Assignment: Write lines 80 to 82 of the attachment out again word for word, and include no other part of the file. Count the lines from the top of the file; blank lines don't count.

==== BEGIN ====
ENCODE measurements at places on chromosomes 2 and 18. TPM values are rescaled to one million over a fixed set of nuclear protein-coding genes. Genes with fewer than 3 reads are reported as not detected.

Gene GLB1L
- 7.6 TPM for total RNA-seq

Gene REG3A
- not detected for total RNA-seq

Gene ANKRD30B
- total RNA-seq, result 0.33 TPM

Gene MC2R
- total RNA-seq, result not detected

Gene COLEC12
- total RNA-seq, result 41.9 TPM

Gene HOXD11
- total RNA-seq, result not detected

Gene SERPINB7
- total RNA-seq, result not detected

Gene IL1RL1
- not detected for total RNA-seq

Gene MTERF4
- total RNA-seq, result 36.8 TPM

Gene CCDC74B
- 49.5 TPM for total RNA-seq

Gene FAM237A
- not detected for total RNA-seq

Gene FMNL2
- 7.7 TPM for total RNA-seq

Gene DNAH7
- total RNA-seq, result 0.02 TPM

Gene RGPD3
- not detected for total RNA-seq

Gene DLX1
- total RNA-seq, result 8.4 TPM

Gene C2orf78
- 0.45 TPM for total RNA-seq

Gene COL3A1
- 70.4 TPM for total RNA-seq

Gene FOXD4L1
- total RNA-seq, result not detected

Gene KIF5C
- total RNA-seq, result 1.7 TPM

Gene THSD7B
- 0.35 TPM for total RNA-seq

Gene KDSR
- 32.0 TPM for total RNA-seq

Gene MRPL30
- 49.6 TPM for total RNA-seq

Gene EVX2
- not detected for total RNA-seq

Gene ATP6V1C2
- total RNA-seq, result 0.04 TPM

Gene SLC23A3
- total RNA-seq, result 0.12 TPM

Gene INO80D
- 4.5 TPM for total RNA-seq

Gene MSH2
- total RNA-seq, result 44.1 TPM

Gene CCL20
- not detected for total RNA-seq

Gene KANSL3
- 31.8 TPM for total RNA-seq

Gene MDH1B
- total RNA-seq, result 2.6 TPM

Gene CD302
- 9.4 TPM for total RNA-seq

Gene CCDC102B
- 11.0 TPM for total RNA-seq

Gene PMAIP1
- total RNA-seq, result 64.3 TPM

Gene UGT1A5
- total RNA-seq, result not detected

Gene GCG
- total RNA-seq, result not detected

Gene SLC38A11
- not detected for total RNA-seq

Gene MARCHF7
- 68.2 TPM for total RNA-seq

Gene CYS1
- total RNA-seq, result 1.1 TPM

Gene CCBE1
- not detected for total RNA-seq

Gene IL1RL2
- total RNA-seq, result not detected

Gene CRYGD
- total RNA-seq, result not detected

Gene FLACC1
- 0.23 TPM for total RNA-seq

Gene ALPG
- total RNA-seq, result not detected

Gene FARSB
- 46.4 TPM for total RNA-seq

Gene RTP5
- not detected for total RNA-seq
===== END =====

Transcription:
Gene IL1RL2
- total RNA-seq, result not detected

Gene CRYGD